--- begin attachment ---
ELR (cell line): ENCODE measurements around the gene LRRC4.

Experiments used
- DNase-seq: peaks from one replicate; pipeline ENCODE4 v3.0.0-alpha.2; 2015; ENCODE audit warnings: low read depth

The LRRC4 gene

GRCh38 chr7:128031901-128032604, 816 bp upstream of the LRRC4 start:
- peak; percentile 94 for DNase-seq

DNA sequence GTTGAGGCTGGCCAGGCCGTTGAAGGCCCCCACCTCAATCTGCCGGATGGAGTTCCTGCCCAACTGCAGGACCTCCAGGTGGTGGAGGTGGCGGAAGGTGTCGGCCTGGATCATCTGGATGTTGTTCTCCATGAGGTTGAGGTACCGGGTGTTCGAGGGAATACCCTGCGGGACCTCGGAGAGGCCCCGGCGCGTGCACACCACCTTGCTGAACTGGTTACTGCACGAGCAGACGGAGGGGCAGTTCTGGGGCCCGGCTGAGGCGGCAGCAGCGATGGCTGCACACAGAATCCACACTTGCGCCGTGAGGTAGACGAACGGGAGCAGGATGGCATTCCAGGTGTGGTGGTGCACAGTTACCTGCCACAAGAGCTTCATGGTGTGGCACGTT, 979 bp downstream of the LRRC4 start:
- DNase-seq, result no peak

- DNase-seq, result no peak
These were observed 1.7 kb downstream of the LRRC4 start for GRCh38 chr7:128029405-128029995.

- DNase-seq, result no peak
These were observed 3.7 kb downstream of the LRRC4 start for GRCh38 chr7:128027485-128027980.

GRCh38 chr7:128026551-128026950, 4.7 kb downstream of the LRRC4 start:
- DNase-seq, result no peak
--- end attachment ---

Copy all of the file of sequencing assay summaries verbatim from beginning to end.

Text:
ELR (cell line): ENCODE measurements around the gene LRRC4.

Experiments used
- DNase-seq: peaks from one replicate; pipeline ENCODE4 v3.0.0-alpha.2; 2015; ENCODE audit warnings: low read depth

The LRRC4 gene

GRCh38 chr7:128031901-128032604, 816 bp upstream of the LRRC4 start:
- peak; percentile 94 for DNase-seq

DNA sequence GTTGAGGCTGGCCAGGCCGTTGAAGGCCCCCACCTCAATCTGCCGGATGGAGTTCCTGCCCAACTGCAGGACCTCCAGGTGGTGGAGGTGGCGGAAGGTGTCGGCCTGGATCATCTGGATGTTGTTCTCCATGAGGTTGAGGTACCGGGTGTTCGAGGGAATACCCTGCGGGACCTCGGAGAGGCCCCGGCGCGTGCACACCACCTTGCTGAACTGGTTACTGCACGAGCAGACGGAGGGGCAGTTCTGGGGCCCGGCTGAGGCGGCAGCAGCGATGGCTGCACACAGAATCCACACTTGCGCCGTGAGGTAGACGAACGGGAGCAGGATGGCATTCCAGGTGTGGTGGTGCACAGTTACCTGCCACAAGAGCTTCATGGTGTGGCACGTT, 979 bp downstream of the LRRC4 start:
- DNase-seq, result no peak

- DNase-seq, result no peak
These were observed 1.7 kb downstream of the LRRC4 start for GRCh38 chr7:128029405-128029995.

- DNase-seq, result no peak
These were observed 3.7 kb downstream of the LRRC4 start for GRCh38 chr7:128027485-128027980.

GRCh38 chr7:128026551-128026950, 4.7 kb downstream of the LRRC4 start:
- DNase-seq, result no peak